Friday, December 31, 2004

New Year’s Eve Celebration

Friday, December 31, 2004, 6PM – Midnight(+)
with Taiun Michael Elliston, Abbot

You are invited to celebrate the New Year at the Atlanta Soto Zen Center!

This special new year’s eve service includes cleaning, sitting, soba noodles and broth, recitation of "Dogen's 108 Gates to Enlightenment", and the traditional 108 bells counting down to midnight.

Shortly after midnight we will wrap up our New Year's eve observances with a small warming fire outback. Please bring sake, champagne, non-alcoholic beverages or snacks to share.

Regular Saturday morning services will be held January 1 starting at 7:30am.

Sunday morning services January 2 will include a Fusatsu (precepts renewal) ceremony.

The Smoke Clears

. . . and I am out of it. The football pool that is. After 14 games, I only picked five correctly, and even if I win every game from here on it, I can't pass my brother. I would wind up in a four-way tie for second place with the Witch Doctor, the BiL, and my sister, although there is no second-place consolation prize.

All four of my teams lost yesterday after B.C. upset North Carolina, Navy upset New Mexico, Texas Tech beat fourth-ranked California in one of the biggest upsets of the season, and Northern Illinois beat Troy (who are those guys?). It probably didn't help that the starting quarterbacks on most of my teams showed up for their games looking like this:

There's four games today, but I don't care now. I can go out and enjoy my New Year's Eve without worrying about the Boise State-Louisville point spread. On New Year's Day and beyond, I can cheer for my teams without anxiety. Years of being a Red Sox fan has taught me how to find solice in losing. That's something I hope not to lose now that the Sox are the defending World Series Champions!

The blog keeps getting hits from Europe and eastern Asia about the tsunami and the aftereffects of the earthquake. My most deepfelt sympathy and compassion goes out to all the victims, their loved ones, their families and those who care about them.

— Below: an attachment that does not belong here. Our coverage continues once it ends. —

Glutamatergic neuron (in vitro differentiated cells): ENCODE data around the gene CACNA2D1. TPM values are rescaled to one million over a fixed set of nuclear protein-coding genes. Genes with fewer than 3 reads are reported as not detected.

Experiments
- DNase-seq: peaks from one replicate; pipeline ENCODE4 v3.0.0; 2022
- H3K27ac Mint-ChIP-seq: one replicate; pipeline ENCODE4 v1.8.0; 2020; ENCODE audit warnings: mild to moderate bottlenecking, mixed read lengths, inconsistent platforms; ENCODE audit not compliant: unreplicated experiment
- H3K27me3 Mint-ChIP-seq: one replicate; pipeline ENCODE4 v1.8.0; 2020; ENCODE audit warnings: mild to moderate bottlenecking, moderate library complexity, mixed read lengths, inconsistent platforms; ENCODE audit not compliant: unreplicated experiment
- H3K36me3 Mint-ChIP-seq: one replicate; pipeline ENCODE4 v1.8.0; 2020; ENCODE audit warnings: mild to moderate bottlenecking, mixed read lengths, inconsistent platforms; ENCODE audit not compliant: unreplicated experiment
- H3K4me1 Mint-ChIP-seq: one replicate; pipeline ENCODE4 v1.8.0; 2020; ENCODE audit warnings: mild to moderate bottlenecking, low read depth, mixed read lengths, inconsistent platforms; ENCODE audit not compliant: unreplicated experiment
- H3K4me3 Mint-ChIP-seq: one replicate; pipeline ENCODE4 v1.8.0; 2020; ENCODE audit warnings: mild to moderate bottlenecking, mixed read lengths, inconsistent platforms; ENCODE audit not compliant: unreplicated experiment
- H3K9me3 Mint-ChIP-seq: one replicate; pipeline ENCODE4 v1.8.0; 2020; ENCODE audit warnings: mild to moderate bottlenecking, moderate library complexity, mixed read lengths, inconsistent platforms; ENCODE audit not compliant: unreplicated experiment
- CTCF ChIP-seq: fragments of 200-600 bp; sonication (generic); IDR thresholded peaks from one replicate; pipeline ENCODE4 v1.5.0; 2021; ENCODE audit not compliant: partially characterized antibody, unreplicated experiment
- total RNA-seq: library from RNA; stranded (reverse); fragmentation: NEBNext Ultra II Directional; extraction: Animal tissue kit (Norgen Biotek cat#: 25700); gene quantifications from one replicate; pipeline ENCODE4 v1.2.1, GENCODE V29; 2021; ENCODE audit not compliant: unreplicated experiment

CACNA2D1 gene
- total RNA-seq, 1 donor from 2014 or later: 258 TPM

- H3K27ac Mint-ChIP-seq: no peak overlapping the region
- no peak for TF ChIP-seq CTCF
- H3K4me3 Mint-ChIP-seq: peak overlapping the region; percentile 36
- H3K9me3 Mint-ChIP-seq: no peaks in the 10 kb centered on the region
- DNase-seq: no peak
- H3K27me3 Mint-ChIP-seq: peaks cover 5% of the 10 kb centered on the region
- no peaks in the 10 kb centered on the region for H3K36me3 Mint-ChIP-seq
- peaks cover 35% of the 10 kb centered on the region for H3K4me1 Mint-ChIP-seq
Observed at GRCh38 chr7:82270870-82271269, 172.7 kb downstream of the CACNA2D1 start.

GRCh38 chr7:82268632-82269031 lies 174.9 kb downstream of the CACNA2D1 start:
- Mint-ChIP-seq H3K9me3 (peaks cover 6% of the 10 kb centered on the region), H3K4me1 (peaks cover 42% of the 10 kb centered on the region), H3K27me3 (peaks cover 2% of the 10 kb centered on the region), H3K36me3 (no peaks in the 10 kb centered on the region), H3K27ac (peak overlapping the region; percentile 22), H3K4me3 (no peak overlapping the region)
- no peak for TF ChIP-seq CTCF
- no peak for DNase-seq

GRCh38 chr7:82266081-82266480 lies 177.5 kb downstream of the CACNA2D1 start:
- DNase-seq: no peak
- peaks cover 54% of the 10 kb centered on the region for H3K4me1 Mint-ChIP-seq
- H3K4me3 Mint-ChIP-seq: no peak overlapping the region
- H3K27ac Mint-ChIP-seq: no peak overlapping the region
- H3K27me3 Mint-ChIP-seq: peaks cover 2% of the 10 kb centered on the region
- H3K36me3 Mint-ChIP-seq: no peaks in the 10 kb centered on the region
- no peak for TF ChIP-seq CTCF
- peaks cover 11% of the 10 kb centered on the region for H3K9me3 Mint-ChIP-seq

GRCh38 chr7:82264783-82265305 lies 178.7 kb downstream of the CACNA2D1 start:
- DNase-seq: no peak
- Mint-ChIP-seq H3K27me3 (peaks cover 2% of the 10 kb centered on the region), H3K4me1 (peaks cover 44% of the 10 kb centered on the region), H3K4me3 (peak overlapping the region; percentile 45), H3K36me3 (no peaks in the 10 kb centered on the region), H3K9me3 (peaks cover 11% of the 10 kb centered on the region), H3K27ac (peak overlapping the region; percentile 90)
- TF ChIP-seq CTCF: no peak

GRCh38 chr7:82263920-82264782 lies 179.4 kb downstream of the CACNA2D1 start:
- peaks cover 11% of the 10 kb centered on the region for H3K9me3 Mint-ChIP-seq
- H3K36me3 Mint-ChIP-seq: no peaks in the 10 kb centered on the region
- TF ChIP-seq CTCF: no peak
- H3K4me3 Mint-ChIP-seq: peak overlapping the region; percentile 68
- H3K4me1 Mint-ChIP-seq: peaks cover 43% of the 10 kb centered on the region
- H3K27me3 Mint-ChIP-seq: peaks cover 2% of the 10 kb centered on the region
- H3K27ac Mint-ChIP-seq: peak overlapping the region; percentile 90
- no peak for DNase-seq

From: Paige
Sent: Friday, December 31, 2004 3:59 AM
Subject: Blog Quote


I like what you did for the link/content- very intriguing and a good use of representation and images. I'm happy to know that someone out there was able to understand what I was saying!
Thanks for the link too!

Have a happy new year,


Thursday, December 30, 2004

Artie Shaw

Artie Shaw, the jazz clarinetist and big-band leader who successfully challenged Benny Goodman's reign as the King of Swing with his recordings of "Begin the Beguine," "Lady Be Good" and "Star Dust" in the late 1930's, died yesterday at his home of natural causes. He was 94.

Upon learning of his death, most people expressed surprise that he had still been alive.

Artie Shaw's virtuosity on his instrument, his groups' highly original arrangements and his explosively romantic showmanship made him one of the most danced-to bandleaders of swing and one of the most listened-to artists of jazz. He quit performing in 1954 , but the many re-releases of his discs and his informed but often sardonic comments on music and many other subjects kept him in the public ear.

Mr. Shaw impressed and amazed clarinetists of all schools. Barney Bigard, the New Orleans clarinetist who was Duke Ellington's soloist for 14 years, said he considered Mr. Shaw the greatest clarinetist ever. Phil Woods, a saxophonist of the bebop era, took Charlie Parker as his inspiration on saxophone, but he modeled his clarinet playing on Mr. Shaw's. John Carter, a leading post-bop clarinetist, said he took up the instrument because of Mr. Shaw. And Franklin Cohen, the principal clarinetist of the Cleveland Orchestra, said he found his playing unbelievable.

In the 1930s, he formed a band with the same instrumentation as Goodman's, promising it would be "the loudest band in the whole damn world." As the band developed during a long run at the Roseland-State Ballroom in Boston, the original concept changed to a concentration on smoothly swinging treatments of the music of Jerome Kern, Cole Porter, Richard Rodgers, Vincent Youmans and others.

Mr. Shaw, however, was not prepared to put up with the demands of his fans, the bobby-soxers who mobbed him and tore his clothes, and whom he called morons. In December 1939, the tension finally made him walk off the bandstand at the Cafe Rouge of the Hotel Pennsylvania in New York City and disappear.